Frédéric Chopin: Raindrop Prelude


Frédéric Chopin’s Prelude Op.28, No.15, also known as the Raindrop Prelude is part of the composer’s 24 preludes. This particular prelude is the longest in the set, lasting between 5-7 minutes. A large proportion of the Op.28 collection was composed during Chopin and George Sand’s visit at a monastery in Valldemossa, Mallorca in 1838. During their stay there was a terrible storm, and whilst playing the piano Chopin had a dream (as recalled by Sands):


“He saw himself drowned in a lake. Heavy drops of icy water fell in a regular rhythm on his breast, and when I made him listen to the sound of the drops of water indeed falling in rhythm on the roof, he denied having heard it. He was even angry that I should interpret this in terms of imitative sounds. He protested with all his might – and he was right to – against the childishness of such aural imitations. 

His genius was filled with the mysterious sounds of nature, but transformed into sublime equivalents in musical thought, and not through slavish imitation of the actual external sounds.”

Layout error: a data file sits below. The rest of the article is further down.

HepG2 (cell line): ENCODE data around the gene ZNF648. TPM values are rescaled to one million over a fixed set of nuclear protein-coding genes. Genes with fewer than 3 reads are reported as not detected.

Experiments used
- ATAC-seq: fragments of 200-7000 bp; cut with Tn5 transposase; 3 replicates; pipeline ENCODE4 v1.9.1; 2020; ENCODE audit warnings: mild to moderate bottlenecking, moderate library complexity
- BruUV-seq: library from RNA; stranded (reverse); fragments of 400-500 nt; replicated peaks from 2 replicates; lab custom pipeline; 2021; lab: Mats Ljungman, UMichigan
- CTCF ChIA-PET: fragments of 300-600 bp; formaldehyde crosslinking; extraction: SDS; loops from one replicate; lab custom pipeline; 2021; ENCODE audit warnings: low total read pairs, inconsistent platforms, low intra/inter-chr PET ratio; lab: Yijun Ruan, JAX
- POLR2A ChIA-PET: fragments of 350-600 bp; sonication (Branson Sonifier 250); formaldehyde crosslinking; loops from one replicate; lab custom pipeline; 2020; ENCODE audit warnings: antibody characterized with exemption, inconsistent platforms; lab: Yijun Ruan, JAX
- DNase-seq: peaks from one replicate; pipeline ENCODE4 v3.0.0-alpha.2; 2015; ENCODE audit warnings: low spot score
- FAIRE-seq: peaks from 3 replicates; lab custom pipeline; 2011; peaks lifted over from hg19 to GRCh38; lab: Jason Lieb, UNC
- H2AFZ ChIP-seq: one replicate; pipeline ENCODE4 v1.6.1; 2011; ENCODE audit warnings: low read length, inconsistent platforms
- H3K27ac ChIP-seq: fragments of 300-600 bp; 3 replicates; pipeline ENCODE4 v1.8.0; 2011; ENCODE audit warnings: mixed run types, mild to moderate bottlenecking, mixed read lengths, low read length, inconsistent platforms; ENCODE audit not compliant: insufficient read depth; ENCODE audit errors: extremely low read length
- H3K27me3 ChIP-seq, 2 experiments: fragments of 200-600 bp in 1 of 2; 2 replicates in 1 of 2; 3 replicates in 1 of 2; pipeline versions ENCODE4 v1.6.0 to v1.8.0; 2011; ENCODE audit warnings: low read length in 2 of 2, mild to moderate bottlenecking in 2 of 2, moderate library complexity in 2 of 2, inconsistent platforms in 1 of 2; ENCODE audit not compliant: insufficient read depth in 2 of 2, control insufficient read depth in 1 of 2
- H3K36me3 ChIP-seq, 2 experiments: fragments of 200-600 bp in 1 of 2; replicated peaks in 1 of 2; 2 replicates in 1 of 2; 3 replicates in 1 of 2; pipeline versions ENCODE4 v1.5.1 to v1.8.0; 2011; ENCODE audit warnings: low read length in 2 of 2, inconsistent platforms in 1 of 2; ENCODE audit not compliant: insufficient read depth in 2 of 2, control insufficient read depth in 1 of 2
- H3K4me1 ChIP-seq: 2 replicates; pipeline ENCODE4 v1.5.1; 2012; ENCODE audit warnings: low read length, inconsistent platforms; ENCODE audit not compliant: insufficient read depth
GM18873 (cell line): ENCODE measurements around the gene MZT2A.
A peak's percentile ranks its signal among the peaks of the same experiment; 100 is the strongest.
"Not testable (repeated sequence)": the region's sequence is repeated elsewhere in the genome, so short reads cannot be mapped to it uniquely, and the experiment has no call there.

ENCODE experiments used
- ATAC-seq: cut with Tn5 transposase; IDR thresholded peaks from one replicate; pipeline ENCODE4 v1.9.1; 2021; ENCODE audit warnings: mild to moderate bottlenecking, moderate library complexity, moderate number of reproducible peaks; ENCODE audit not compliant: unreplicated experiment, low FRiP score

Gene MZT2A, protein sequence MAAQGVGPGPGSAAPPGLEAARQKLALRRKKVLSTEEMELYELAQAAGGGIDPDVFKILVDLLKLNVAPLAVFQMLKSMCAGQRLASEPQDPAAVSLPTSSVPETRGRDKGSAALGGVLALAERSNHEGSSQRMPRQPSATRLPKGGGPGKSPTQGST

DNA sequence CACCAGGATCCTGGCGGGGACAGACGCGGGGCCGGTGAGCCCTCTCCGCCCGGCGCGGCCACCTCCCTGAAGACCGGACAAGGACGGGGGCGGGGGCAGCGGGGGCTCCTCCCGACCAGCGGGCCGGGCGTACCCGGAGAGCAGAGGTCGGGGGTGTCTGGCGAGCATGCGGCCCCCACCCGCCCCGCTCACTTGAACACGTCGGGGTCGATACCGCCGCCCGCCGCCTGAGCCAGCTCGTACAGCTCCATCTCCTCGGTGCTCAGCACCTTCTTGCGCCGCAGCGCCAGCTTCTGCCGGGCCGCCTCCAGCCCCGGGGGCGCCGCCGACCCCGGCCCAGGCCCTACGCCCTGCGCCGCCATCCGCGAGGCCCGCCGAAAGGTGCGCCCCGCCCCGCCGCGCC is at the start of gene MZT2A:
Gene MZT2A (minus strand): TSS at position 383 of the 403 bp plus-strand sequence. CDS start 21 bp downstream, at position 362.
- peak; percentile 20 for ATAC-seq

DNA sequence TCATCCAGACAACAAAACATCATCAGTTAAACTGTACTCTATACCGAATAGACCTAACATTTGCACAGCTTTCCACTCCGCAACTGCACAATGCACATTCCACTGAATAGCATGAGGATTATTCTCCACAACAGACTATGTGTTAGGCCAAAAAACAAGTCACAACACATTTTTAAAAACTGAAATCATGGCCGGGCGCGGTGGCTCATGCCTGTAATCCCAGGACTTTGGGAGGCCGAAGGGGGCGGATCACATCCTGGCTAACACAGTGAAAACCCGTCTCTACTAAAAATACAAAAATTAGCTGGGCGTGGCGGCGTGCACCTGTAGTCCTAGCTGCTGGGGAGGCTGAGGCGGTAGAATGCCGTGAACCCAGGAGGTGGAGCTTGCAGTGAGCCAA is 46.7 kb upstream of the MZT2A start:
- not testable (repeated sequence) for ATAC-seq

In Sand’s records it doesn’t state what prelude Chopin played for her on that occasion, although most believe it to be No.15, due to the gentle repetition of an Ab that has been likened to the “gentle patter” of rain. 


The Music

Opening with a gentle theme in the home key of Db major, the insistent Ab is becomes more prominent as the music moves along. A change over to C# minor shows a development of character, as a low bass theme is sung out. The dominant pedal remains very present here, as does the consistent repetition of the Ab. 

One Chopin researcher commented on the C# minor section saying:


“This C# minor portion…affects one like an oppressive dream; the re-entrance of the opening Db major, which dispels the dreadful nightmare, comes upon one with the smiling freshness of dear, familiar nature – only after these horrors of the imagination can its serene beauty be fully appreciated.”


The more intense approach to this middle section perhaps signifies the drowning element of Chopin’s dream. Being trapped by ice and water and the panic that would lead to. The subtle change back into the home key of Db brings back the calm serenity of the opening. As the above quote suggests, the true beauty of the opening material can be appreciated in its entirety by the end of the prelude. 


Final Thoughts

Frédéric Chopin’s Raindrop Prelude has remained one of the composer’s most-loved works. The serenity felt within the music makes it an ideal work to listen to when one wants to practice mindfulness and meditation. 


Ⓒ Alex Burns

Happy Reading!

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